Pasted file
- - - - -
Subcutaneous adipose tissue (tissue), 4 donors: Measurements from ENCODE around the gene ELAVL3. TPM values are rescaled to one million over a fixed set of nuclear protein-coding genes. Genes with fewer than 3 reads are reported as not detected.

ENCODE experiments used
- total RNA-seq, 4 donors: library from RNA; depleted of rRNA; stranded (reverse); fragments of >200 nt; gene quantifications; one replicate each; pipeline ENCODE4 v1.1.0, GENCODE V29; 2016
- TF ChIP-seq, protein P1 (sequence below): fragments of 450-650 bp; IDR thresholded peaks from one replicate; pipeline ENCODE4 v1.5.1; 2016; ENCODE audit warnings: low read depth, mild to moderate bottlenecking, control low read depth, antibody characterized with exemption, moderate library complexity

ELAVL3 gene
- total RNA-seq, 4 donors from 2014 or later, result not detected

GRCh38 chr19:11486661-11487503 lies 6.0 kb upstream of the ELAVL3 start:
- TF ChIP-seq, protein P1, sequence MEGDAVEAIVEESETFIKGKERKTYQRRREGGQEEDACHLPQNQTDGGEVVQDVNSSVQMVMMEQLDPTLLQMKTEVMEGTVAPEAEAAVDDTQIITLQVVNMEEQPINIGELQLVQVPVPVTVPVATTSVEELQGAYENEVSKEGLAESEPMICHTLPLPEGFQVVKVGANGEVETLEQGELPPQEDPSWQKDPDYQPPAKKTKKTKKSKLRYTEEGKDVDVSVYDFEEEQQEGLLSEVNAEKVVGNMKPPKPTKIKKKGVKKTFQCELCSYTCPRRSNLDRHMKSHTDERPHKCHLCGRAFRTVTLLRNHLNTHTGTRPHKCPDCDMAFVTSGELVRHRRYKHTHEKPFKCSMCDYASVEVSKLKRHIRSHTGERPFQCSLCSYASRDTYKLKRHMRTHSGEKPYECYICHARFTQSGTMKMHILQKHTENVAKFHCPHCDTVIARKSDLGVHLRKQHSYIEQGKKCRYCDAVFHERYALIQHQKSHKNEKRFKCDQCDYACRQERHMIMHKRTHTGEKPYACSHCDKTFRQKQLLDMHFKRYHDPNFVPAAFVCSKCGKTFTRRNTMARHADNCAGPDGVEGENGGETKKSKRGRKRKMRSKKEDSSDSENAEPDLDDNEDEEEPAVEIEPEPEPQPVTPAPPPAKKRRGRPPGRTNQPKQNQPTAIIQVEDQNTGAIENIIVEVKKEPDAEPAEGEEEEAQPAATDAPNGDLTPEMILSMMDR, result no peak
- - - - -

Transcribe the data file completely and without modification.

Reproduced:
Subcutaneous adipose tissue (tissue), 4 donors: Measurements from ENCODE around the gene ELAVL3. TPM values are rescaled to one million over a fixed set of nuclear protein-coding genes. Genes with fewer than 3 reads are reported as not detected.

ENCODE experiments used
- total RNA-seq, 4 donors: library from RNA; depleted of rRNA; stranded (reverse); fragments of >200 nt; gene quantifications; one replicate each; pipeline ENCODE4 v1.1.0, GENCODE V29; 2016
- TF ChIP-seq, protein P1 (sequence below): fragments of 450-650 bp; IDR thresholded peaks from one replicate; pipeline ENCODE4 v1.5.1; 2016; ENCODE audit warnings: low read depth, mild to moderate bottlenecking, control low read depth, antibody characterized with exemption, moderate library complexity

ELAVL3 gene
- total RNA-seq, 4 donors from 2014 or later, result not detected

GRCh38 chr19:11486661-11487503 lies 6.0 kb upstream of the ELAVL3 start:
- TF ChIP-seq, protein P1, sequence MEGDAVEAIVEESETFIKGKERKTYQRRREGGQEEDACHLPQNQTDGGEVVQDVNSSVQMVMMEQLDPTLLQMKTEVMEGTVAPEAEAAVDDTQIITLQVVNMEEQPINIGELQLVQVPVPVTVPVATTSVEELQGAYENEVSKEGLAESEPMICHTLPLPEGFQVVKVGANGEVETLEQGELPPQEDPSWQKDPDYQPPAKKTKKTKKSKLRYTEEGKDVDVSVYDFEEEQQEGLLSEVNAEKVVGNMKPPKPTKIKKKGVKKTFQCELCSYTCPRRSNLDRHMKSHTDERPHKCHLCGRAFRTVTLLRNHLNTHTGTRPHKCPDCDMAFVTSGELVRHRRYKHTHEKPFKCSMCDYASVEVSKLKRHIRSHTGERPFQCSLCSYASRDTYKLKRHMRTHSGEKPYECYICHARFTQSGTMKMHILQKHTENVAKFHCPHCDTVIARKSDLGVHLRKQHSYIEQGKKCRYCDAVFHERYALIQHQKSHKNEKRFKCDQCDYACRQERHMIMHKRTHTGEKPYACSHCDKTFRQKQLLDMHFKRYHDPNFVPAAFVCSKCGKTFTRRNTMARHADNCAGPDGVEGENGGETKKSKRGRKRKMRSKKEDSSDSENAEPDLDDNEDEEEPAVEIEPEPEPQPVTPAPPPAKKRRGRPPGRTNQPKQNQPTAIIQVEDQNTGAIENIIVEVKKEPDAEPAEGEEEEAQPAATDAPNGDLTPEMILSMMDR, result no peak